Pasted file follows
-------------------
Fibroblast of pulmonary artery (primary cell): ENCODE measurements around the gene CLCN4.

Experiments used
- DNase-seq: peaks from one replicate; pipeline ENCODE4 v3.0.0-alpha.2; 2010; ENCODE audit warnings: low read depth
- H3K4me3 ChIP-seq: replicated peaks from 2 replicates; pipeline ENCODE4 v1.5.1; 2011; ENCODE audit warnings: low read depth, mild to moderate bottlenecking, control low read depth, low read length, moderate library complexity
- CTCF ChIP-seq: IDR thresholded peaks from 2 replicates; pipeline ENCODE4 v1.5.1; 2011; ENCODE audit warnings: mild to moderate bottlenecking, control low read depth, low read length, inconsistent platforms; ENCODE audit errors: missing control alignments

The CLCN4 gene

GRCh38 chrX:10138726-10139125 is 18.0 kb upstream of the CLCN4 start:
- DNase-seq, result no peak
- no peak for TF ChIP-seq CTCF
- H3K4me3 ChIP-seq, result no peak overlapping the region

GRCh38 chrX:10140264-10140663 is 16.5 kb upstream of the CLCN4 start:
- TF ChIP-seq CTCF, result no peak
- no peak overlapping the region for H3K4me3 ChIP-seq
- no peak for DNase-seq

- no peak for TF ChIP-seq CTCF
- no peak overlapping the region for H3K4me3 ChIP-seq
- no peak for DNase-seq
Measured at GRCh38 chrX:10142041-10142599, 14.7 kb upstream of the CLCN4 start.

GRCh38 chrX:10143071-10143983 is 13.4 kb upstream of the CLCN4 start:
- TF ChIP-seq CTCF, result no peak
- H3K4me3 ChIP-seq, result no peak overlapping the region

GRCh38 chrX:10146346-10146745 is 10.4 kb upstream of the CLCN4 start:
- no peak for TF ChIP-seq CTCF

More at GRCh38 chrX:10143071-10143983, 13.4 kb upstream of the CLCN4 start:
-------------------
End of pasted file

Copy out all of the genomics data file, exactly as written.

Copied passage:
Fibroblast of pulmonary artery (primary cell): ENCODE measurements around the gene CLCN4.

Experiments used
- DNase-seq: peaks from one replicate; pipeline ENCODE4 v3.0.0-alpha.2; 2010; ENCODE audit warnings: low read depth
- H3K4me3 ChIP-seq: replicated peaks from 2 replicates; pipeline ENCODE4 v1.5.1; 2011; ENCODE audit warnings: low read depth, mild to moderate bottlenecking, control low read depth, low read length, moderate library complexity
- CTCF ChIP-seq: IDR thresholded peaks from 2 replicates; pipeline ENCODE4 v1.5.1; 2011; ENCODE audit warnings: mild to moderate bottlenecking, control low read depth, low read length, inconsistent platforms; ENCODE audit errors: missing control alignments

The CLCN4 gene

GRCh38 chrX:10138726-10139125 is 18.0 kb upstream of the CLCN4 start:
- DNase-seq, result no peak
- no peak for TF ChIP-seq CTCF
- H3K4me3 ChIP-seq, result no peak overlapping the region

GRCh38 chrX:10140264-10140663 is 16.5 kb upstream of the CLCN4 start:
- TF ChIP-seq CTCF, result no peak
- no peak overlapping the region for H3K4me3 ChIP-seq
- no peak for DNase-seq

- no peak for TF ChIP-seq CTCF
- no peak overlapping the region for H3K4me3 ChIP-seq
- no peak for DNase-seq
Measured at GRCh38 chrX:10142041-10142599, 14.7 kb upstream of the CLCN4 start.

GRCh38 chrX:10143071-10143983 is 13.4 kb upstream of the CLCN4 start:
- TF ChIP-seq CTCF, result no peak
- H3K4me3 ChIP-seq, result no peak overlapping the region

GRCh38 chrX:10146346-10146745 is 10.4 kb upstream of the CLCN4 start:
- no peak for TF ChIP-seq CTCF

More at GRCh38 chrX:10143071-10143983, 13.4 kb upstream of the CLCN4 start: